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Pregnant With Depression: You’re Not Alone

woman wrapped in a white blanket

Content Warning: Pregnant with depression and suicidal ideation. 

My journey to motherhood didn’t start under the happiest of circumstances. 

I was already experiencing the most chaotic times of my entire life when I became pregnant.

The spiral of sadness that I had been going down before I conceived paled in comparison to the overwhelming sense of gloom I felt as a single mom-to-be.

Every day was a challenge to get out of bed, get to work, and to eat.

All of the things that are easy for “normal” people, but for me?

These were the most difficult things I’d ever had to do.

I couldn’t shake the sadness.

I never attempted to take my own life.

That didn’t stop me from praying to God to end it all for me, though.

“Please, God, please just let me go to sleep and never wake up.”

Being alive felt so unbearable. 

I couldn’t shake the sadness.

I didn’t think I had the strength to get through an entire 9 months of pregnancy, and then be able to be a good mom. 

It seemed like disappearing would be the only way to make the oppressive blues go away.

One day, I was planning to pray for death until it came. I texted a friend simply, “I’m so tired”.

They recognized my call for help and came to me.

I needed that support right at that time.

Fortunately, that friend wasn’t my only support.

I had other family and friends surrounding me who wouldn’t let me physically be by myself for too long, even if emotionally I felt alone.

They did everything in their power to lift me up and support me, but even that didn’t seem like it was working.

Finally, I had a breakthrough.

First, I started seeing a new midwife.

She figured out that my iron was dramatically low which resulted in my extreme fatigue.

She connected me to a hematologist who put me on a treatment plan that had me feeling like a new person within days.

Soon after that, I found out I was having a daughter, and I the joy took place of the pain.

There were still blue moments (there are still blue moments) but much fewer and farther apart. 

What are the signs of pregnancy depression?

There are several signs of depression to look out for when you’re pregnant. According to the CDC, some of those signs are:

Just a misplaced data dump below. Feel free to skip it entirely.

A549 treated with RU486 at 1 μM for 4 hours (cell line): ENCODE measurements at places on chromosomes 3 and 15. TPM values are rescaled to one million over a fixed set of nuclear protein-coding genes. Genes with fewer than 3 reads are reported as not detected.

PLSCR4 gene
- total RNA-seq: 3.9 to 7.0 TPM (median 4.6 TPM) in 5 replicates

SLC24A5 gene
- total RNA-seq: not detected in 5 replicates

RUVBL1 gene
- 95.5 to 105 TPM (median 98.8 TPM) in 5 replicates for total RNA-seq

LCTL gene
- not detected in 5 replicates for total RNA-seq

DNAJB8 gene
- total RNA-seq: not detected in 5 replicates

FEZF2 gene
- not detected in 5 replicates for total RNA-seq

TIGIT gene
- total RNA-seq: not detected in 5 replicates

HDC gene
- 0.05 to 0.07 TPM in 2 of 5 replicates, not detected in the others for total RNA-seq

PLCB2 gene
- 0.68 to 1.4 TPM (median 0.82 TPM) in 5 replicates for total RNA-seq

• No energy
  • Feeling hopeless, you’re not looking forward to anything
  • Unable to focus, experiencing brain fog
  • Not being able to shake the feeling of being sad
  • Suicidal thoughts or attempts

I knew I was depressed when I was pregnant because I couldn’t see the future, wasn’t excited about it.

Even as I made plans, I couldn’t shake the feeling that, “maybe I won’t be here.”

I’m glad I was able to get help when I did. 

How to get help if you’re pregnant with depression

If you feel like you need help right this instance, dial 911 for immediate support.

When I dealt with depression during my second pregnancy, I had a lot better medical support system. 

Talking with a therapist, and managing my diet helped me to move through my depression until my son was born. 

  1. Speak with your OB-GYN. Let them know how you’re feeling. They will likely have a referral to a therapist who has experience working with folks who are pregnant and depressed.
  2. Call or text 988, or chat at 988lifeline.org. This is a free, confidential helpline with trained crisis counselors available to talk 24/7.
  3. Call The National Maternal Mental Health Hotline. They provide 24/7, free, confidential support before, during, and after pregnancy. 

It’s also important for you to know that you don’t have to fake happiness. Share with loved ones how you’re feeling. Let them know you need support. 

Depression isn’t something you can just snap out of, and being pregnancy with depression is an even more daunting mental space to be in. 

You are not alone. 

pregnant woman sitting on the floor